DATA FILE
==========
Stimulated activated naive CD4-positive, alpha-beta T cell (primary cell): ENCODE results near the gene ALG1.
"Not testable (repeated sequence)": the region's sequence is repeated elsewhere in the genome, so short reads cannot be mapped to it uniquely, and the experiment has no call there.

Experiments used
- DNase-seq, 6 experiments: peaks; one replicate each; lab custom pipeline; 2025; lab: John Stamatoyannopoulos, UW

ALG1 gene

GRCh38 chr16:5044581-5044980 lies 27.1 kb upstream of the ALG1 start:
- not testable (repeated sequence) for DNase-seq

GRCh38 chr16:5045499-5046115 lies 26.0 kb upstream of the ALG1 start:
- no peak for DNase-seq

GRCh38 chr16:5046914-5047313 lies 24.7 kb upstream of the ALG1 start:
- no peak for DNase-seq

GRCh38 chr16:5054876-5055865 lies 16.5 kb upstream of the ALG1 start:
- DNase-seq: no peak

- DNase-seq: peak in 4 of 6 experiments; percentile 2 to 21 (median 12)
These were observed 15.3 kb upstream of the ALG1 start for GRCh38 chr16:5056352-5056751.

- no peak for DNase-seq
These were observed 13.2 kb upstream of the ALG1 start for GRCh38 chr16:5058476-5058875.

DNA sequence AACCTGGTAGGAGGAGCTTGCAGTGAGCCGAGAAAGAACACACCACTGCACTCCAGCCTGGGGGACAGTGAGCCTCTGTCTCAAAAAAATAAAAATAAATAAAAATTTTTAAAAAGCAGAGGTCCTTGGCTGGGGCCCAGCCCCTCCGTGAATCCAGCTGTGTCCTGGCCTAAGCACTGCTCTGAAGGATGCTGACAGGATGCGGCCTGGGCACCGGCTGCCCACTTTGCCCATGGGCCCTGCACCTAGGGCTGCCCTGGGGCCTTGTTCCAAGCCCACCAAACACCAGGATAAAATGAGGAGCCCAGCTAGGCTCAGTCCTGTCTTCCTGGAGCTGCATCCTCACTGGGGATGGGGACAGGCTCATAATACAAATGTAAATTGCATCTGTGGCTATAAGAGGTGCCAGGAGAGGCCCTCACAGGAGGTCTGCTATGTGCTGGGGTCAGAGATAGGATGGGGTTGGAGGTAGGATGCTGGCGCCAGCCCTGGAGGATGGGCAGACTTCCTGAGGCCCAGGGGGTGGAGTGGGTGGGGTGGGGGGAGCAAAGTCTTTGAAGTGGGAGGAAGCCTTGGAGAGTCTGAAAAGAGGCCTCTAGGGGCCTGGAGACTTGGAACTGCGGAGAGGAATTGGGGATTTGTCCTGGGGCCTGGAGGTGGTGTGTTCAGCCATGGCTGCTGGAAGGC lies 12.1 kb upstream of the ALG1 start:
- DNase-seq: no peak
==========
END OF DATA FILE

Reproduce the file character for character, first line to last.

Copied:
Stimulated activated naive CD4-positive, alpha-beta T cell (primary cell): ENCODE results near the gene ALG1.
"Not testable (repeated sequence)": the region's sequence is repeated elsewhere in the genome, so short reads cannot be mapped to it uniquely, and the experiment has no call there.

Experiments used
- DNase-seq, 6 experiments: peaks; one replicate each; lab custom pipeline; 2025; lab: John Stamatoyannopoulos, UW

ALG1 gene

GRCh38 chr16:5044581-5044980 lies 27.1 kb upstream of the ALG1 start:
- not testable (repeated sequence) for DNase-seq

GRCh38 chr16:5045499-5046115 lies 26.0 kb upstream of the ALG1 start:
- no peak for DNase-seq

GRCh38 chr16:5046914-5047313 lies 24.7 kb upstream of the ALG1 start:
- no peak for DNase-seq

GRCh38 chr16:5054876-5055865 lies 16.5 kb upstream of the ALG1 start:
- DNase-seq: no peak

- DNase-seq: peak in 4 of 6 experiments; percentile 2 to 21 (median 12)
These were observed 15.3 kb upstream of the ALG1 start for GRCh38 chr16:5056352-5056751.

- no peak for DNase-seq
These were observed 13.2 kb upstream of the ALG1 start for GRCh38 chr16:5058476-5058875.

DNA sequence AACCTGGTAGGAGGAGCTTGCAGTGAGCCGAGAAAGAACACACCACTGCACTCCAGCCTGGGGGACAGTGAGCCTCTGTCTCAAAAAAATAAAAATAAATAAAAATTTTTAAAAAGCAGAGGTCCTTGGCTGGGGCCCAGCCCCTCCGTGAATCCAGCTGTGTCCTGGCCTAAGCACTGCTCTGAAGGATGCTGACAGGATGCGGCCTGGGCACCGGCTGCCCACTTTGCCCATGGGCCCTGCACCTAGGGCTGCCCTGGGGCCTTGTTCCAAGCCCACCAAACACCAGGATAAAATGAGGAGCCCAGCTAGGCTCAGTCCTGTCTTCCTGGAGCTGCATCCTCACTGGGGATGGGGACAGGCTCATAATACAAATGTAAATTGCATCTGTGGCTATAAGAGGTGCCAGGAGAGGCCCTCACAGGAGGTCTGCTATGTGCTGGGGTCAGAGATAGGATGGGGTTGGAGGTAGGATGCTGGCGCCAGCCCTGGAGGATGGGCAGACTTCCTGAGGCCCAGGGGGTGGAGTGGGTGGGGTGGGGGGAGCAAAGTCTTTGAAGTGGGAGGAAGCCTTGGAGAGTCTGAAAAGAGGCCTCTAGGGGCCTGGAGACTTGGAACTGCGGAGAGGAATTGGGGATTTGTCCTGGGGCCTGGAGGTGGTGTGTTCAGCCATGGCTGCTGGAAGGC lies 12.1 kb upstream of the ALG1 start:
- DNase-seq: no peak